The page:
Breaking down the votes, China received 72%, Cuba 88%, Russia 82%, and Pakistan 87.5%. Saudi Arabia’s bid, on the other hand, failed to gain enough support, only getting 46%.
Each year, several countries are elected to the governing board of the U.N. Human Rights Council for three-year terms.
The council’s mission is to promote and protect human rights around the globe as well as to address any rights violations and recommend actions for them. It has long been criticized for failing to properly address human rights abuses and for giving membership to undemocratic countries who routinely violate these rights.
China has been run by an authoritarian, one-party regime since 1949. Information and free speech are severely regulated there. In recent years, aside from violating the human rights of Hong Kongers and suppressing their democracy, China has imprisoned at least a million ethnic Uighur Muslims in what have been described as “concentration camps” and it has alleged that China has carried out forced sterilizations of Uighur women and the mass harvesting of their organs.
There was a hope after the fall of the Soviet Union in 1991 that Russia would become a prosperous liberal democracy like many Western nations. Vladimir Putin, however, has dragged the country’s back to shadows of authoritarianism since taking power on New Year’s Eve in 1999, getting rid of free speech and assembly among other abuses.
Cuba has been run by a communist dictatorship since 1959. This regime has consistently violated the human rights of its citizens, forcing many Cubans to flee to the United States over the decades.
Like many of these other countries, Pakistan suppresses freedom of speech. Another major issue is that Pakistan has failed to prevent violence against women and those who perpetrate it. Additionally, the country’s blasphemy laws heavily discriminate against religious minorities.
Beside these nations, the others who were elected to the Human Rights Council today include France, the United Kingdom, Bolivia, Côte d’Ivoire, Malawi, Mexico, Nepal, Senegal, Ukraine, Gabon, and Uzbekistan.
You can follow Douglas Braff on Twitter @Douglas_P_Braff.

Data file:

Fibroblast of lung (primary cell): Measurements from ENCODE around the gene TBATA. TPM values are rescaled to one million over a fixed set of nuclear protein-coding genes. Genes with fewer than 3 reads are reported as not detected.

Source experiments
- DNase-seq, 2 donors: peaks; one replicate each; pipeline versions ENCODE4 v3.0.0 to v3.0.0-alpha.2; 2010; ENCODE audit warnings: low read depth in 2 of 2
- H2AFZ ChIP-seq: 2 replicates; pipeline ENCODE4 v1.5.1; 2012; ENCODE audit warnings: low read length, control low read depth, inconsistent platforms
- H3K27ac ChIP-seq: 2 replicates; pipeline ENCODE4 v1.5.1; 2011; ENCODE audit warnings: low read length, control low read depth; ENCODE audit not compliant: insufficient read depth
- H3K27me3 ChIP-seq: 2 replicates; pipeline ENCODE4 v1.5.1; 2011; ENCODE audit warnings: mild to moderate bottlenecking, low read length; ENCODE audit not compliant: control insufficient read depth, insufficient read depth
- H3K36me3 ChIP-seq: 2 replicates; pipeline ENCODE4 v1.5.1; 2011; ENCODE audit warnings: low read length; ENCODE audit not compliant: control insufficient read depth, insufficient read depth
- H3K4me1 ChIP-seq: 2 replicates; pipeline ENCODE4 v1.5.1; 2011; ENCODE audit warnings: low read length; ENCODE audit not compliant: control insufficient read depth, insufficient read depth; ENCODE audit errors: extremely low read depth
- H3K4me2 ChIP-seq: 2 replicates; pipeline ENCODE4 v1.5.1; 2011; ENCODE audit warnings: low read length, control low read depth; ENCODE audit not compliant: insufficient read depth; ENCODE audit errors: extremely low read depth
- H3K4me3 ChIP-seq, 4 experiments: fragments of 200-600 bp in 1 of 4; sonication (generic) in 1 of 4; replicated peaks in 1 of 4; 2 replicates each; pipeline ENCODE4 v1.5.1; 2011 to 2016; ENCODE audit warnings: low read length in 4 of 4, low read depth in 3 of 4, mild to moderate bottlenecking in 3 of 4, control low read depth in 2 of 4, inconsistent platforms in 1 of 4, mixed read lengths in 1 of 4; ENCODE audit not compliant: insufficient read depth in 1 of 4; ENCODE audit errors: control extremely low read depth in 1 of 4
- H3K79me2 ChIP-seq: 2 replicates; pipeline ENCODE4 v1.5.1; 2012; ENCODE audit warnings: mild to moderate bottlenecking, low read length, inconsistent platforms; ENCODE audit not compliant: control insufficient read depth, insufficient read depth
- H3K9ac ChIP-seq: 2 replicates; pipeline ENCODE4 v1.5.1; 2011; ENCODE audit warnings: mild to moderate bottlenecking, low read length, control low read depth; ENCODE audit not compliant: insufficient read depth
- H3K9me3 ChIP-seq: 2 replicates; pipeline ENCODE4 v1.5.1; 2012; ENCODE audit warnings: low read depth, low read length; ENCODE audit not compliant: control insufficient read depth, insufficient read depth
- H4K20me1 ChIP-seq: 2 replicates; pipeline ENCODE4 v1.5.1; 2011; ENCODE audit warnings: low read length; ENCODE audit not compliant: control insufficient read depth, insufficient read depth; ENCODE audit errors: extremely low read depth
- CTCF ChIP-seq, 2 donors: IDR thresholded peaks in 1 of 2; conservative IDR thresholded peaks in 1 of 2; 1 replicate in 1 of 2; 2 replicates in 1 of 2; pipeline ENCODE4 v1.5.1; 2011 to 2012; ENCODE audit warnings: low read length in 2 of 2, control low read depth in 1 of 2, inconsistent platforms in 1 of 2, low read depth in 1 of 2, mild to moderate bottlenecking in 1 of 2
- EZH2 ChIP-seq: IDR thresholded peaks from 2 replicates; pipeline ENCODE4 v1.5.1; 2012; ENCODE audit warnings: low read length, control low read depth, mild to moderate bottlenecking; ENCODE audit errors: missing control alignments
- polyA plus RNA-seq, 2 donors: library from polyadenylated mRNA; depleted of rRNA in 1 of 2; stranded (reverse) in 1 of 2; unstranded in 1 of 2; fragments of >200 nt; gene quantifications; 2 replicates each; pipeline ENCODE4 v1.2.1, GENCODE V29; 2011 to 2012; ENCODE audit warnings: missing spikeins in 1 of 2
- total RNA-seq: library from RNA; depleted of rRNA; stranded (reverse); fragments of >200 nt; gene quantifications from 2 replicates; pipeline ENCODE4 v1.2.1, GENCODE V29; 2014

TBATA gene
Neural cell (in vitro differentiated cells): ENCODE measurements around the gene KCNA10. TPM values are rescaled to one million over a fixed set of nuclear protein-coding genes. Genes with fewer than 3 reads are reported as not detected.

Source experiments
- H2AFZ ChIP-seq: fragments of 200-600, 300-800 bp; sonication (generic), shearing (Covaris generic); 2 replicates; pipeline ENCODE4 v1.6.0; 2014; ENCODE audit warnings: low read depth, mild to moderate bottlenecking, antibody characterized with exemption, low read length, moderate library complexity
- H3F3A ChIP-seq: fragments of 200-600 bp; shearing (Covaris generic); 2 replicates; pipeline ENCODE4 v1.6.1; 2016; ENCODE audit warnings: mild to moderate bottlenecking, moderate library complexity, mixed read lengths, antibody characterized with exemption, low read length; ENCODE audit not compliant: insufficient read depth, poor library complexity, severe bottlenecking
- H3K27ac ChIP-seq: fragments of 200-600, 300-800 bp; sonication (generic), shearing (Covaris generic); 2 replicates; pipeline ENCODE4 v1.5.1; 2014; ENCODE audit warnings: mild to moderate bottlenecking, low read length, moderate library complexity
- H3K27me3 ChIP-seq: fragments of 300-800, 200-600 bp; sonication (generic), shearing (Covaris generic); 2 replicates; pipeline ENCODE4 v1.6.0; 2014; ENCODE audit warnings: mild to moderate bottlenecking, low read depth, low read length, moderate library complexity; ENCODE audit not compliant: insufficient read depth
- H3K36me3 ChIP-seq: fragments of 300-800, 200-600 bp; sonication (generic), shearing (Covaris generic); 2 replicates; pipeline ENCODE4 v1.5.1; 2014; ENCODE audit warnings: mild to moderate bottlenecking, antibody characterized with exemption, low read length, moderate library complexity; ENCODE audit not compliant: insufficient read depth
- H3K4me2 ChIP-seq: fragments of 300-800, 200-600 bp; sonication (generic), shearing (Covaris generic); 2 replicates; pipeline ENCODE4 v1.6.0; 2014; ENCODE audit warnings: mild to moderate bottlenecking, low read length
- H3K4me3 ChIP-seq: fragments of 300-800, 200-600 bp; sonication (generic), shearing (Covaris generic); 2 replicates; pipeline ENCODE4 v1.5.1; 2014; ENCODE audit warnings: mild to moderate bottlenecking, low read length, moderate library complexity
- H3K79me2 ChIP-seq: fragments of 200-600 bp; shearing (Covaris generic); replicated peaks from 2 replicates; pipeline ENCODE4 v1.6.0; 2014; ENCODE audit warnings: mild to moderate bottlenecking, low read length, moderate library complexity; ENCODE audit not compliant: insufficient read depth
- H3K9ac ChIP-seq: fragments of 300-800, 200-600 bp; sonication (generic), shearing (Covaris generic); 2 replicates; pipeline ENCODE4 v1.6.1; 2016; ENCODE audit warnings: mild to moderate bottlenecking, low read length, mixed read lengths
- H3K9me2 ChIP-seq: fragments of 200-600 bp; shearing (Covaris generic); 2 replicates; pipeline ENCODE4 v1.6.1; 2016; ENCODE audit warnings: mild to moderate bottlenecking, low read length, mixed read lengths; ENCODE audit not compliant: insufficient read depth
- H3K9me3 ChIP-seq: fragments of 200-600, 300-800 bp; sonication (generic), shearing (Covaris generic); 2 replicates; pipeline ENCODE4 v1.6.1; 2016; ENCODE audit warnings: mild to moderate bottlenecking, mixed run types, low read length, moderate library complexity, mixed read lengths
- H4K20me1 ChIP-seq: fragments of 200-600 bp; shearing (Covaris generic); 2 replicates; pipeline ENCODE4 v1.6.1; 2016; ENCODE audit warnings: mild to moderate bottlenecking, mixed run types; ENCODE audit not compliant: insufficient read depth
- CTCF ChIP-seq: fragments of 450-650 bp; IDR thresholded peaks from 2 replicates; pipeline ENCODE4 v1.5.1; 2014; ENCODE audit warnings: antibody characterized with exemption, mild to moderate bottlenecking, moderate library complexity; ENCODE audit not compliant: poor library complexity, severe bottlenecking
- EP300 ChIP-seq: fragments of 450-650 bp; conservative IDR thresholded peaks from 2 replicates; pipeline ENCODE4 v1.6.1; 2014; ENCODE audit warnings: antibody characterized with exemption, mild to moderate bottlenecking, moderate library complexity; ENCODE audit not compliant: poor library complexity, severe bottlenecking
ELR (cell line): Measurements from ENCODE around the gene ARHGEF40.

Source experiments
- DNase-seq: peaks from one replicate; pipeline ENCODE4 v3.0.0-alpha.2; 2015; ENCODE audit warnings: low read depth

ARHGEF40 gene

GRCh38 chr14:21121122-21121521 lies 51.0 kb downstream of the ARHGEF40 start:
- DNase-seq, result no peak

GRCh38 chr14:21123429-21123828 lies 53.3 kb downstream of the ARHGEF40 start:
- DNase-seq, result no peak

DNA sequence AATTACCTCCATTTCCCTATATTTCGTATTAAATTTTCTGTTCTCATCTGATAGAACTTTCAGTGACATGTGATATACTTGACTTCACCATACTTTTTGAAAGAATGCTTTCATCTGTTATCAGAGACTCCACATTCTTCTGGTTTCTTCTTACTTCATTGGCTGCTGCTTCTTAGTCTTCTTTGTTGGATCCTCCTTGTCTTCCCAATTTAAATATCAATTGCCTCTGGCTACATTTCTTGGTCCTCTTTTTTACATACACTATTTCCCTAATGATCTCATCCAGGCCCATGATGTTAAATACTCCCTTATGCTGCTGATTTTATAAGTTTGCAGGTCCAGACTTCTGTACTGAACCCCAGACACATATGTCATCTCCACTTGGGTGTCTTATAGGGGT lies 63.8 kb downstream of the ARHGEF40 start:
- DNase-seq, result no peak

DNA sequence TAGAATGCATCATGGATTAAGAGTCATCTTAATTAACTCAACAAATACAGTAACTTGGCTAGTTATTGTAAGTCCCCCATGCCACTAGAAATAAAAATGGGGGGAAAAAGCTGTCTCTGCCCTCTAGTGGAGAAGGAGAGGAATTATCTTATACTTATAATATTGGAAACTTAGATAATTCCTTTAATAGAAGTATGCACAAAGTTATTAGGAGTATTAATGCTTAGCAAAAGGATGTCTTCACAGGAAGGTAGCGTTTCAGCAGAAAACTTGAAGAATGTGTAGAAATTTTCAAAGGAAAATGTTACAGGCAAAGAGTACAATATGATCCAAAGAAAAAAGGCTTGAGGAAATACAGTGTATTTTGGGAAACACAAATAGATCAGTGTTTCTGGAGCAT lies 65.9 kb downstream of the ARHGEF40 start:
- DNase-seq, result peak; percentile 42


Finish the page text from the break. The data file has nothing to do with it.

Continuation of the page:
Border Patrol Council President concerned over ‘influx’ of military-aged Chinese men crossing the southern border
According to U.S. Customs and Border Patrol data Border Patrol agents detained over 30,000 Chinese individuals for illegally crossing the border from January to November 2023, sparking concern.
Just The News reports that National Border Patrol Council President Brandon Judd on Wednesday said the United States should be incredibly concerned by the influx of military-aged Chinese men coming across the southern border.
“Why are we seeing this influx?” Judd asked on the “Just the News, No Noise” TV show. “At best, they’re just coming here for a better life or for a better job. At worse, they’re coming here to be part of the Chinese government, and that’s what scares me an awful lot.”
“We know that the Chinese have huge gangs here in the United States, and they control certain parts of our country,” he later said. “They control the drug flow. They control the prostitution. They control everything that’s illegal in certain portions of the country. We have to look into that. It’s very important that we understand why we are having so many people from China, especially military-aged men, from China.”
“I don’t want to cause mass hysteria where United States citizens are violent towards people from China,” Judd said. “However, we have to … allow the intelligence community to do their job. We’ve got to let law enforcement do their job and look into these individuals.”
Many Chinese immigrants are leaving due to economic conditions in China and its strict lockdowns, Yahoo News reported.
“Again, at best, they’re here for a better life,” Judd said. “At worst, they’re here to be part of the Chinese government to infiltrate our own country.”
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